Izzy Feldman, founder of GCN, dies at 86
- By Anne Armstrong, Troy K. Schneider
- Jun 05, 2017
Israel (Izzy) Feldman, who shaped and defined what we now think of as the government technology community, passed away on June 2 at the age of 86.
Feldman was an exceptional strategist, who understood better than most what was missing from this marketplace at any particular time. He was instrumental in creating several different entities designed to foster communication between government and the industry that supports it. In the process, he laid the groundwork for the vibrant community we are part of today.
He founded Government Computer News (now GCN) in 1984 to cover how the government used technology to do its job better. When he sold it to Ziff Davis several years later, he moved on to creating a venue for government and industry to talk frankly and share ideas. As chairman of the Industry Advisory Council, he and Rob Guerra, the vice chair, pulled together the first Executive Leadership Council (ELC) in 1991. The ELC conference in Charlottesville put government and industry leaders together in workshops to tackle real problems in open and candid discussions. That collaborative approach is still a core tenet today for the American Council for Technology and Industry Advisory Council (ACT-IAC), which continue to produce ELC each year.
Feldman also had a hand in shaping the Federal CIO Council. "The Federal IT community lost a great visionary and change agent... last week," Cisco's Alan Balutis, who was the Department of Commerce's first CIO and a founding member of the council, told FCW. "His insight (often combined with a droll wit) drove the council’s early agenda and was one of the reasons we moved to establish an E-Government Committee in the late 90’s. He taught me so much; I will miss him as a mentor and friend."
In the early 2000s, Feldman added a yet another component to his portfolio of accomplishments -- the eGov show, which was purchased by FCW’s parent company in 2001. That trade show was designed to showcase technology's role in reinventing government for the digital age.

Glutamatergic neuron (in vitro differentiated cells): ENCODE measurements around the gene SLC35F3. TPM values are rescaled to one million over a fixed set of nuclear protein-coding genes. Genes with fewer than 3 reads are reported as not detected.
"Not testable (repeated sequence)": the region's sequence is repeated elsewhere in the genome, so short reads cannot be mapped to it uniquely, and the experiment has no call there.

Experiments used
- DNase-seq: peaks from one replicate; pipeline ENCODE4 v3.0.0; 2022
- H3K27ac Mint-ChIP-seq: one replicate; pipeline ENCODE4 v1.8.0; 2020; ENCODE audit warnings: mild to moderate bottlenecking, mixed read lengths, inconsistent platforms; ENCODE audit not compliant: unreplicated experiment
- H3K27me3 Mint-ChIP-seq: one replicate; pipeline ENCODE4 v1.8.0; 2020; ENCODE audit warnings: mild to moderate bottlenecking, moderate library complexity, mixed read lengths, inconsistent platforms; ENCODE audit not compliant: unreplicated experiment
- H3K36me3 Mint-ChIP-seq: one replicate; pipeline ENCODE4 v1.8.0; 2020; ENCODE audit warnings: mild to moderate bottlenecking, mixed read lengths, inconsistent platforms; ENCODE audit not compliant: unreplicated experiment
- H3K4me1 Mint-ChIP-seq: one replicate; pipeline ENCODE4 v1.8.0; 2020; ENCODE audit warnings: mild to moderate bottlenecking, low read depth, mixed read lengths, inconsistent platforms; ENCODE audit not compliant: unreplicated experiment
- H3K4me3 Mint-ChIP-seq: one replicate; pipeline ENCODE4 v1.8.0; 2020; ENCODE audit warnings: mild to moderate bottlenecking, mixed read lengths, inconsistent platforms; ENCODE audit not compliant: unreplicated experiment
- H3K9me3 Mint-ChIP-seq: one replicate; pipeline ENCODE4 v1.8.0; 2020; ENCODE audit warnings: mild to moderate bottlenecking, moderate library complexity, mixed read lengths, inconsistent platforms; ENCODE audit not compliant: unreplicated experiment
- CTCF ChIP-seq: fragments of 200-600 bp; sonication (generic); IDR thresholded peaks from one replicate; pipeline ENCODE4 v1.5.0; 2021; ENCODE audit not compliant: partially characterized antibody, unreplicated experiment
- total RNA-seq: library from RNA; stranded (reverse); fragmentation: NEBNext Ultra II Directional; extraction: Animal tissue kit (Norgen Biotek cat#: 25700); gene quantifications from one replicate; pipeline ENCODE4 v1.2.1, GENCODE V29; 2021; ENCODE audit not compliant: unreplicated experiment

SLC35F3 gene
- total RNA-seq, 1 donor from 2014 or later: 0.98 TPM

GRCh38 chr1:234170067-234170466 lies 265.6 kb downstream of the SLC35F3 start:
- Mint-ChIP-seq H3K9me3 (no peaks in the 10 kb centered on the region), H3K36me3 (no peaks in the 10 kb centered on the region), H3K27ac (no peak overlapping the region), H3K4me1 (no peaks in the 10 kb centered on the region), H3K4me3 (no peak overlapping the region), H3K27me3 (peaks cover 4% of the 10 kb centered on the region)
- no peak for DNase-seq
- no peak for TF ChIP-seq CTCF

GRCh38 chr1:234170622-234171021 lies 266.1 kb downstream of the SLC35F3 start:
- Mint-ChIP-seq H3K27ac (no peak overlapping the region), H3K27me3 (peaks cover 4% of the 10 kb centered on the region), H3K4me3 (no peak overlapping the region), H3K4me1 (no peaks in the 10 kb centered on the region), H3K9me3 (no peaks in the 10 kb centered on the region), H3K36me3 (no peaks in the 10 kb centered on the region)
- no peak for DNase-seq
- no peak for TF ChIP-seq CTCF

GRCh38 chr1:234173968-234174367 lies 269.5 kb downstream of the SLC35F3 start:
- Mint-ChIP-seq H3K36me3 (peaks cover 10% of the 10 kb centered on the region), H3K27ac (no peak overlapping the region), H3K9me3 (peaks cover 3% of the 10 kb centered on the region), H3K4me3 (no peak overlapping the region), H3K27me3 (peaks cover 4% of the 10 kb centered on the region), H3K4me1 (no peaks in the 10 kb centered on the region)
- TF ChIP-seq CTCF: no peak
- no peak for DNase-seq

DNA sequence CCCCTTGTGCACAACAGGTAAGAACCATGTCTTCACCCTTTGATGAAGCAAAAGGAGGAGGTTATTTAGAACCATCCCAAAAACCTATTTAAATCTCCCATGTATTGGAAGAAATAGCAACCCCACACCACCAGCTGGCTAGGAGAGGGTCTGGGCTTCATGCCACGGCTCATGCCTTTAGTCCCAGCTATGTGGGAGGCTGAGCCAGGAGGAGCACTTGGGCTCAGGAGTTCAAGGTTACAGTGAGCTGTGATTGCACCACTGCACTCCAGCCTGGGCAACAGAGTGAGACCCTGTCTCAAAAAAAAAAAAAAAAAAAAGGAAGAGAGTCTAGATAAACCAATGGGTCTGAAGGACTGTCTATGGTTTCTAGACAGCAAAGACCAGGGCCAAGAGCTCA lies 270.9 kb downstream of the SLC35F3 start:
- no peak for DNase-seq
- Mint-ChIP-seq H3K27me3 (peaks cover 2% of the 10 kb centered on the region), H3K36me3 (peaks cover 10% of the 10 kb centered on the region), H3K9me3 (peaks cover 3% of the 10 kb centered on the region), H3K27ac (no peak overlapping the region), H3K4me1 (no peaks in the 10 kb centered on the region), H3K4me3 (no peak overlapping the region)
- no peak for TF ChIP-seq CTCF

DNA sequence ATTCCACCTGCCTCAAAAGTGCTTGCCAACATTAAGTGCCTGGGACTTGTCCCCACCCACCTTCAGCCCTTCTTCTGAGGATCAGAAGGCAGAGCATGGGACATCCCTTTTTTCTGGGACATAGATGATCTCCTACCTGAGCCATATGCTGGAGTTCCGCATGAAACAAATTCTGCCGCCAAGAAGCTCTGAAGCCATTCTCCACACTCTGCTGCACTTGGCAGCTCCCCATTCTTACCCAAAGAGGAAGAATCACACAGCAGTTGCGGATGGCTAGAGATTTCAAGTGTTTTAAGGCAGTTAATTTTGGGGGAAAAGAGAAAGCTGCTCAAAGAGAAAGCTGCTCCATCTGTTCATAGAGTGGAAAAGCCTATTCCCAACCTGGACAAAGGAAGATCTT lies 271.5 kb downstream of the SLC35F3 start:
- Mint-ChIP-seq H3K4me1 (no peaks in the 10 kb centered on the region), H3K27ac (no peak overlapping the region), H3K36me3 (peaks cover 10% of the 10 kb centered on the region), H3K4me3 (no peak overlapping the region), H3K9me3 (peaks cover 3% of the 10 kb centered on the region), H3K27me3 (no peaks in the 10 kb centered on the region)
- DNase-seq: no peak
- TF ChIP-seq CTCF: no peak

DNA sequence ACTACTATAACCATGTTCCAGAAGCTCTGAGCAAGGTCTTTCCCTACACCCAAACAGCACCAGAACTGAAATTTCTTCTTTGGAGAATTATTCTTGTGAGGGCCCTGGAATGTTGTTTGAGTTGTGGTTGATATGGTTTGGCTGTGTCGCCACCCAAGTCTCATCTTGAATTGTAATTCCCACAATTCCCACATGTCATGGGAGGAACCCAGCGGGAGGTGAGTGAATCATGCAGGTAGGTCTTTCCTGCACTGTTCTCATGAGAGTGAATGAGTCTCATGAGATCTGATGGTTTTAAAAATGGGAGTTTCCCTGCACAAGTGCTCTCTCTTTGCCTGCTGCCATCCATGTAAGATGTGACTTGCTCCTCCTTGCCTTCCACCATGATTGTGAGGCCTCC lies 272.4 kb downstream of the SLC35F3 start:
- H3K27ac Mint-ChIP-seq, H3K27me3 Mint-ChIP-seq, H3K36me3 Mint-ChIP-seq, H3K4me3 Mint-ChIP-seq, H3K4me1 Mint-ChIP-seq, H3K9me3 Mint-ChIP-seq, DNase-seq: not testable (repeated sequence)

GCN too was acquired by the company now known as 1105 Media -- in December 2006 as part of a deal in which FCW’s parent company purchased a number of media and event properties, including Washington Technology, from The Washington Post. And FCW itself was launched with the explicit goal of competing with GCN in this space.
The government IT media landscape has has grown and changed dramatically since 1984, but it's no exaggeration to say that Izzy was instrumental in getting it all started.
A first-generation American, Feldman was born in Romania and grew up in Israel, moving to the U.S. in the 1950s to study at the Massachusetts Institute of Technology. Before moving into media, he worked directly on government IT at both industry and government roles. He employers included Honeywell, MITRE, what is now Unisys, the U.S. Postal Service, the Department of Housing and Urban Development and the since-reorganized Department of Health, Education and Welfare.
Services for Feldman were this past Sunday, June 4. He is survived by his second wife Sharon Doner-Feldman and three sons.
Anne Armstrong is Chief Content and Alliance Officer of Public Sector 360.
Troy K. Schneider is editor-in-chief of FCW and GCN, as well as General Manager of Public Sector 360.
Prior to joining 1105 Media in 2012, Schneider was the New America Foundation’s Director of Media & Technology, and before that was Managing Director for Electronic Publishing at the Atlantic Media Company. The founding editor of NationalJournal.com, Schneider also helped launch the political site PoliticsNow.com in the mid-1990s, and worked on the earliest online efforts of the Los Angeles Times and Newsday. He began his career in print journalism, and has written for a wide range of publications, including The New York Times, WashingtonPost.com, Slate, Politico, National Journal, Governing, and many of the other titles listed above.
Schneider is a graduate of Indiana University, where his emphases were journalism, business and religious studies.
Click here for previous articles by Schneider, or connect with him on Twitter: @troyschneider.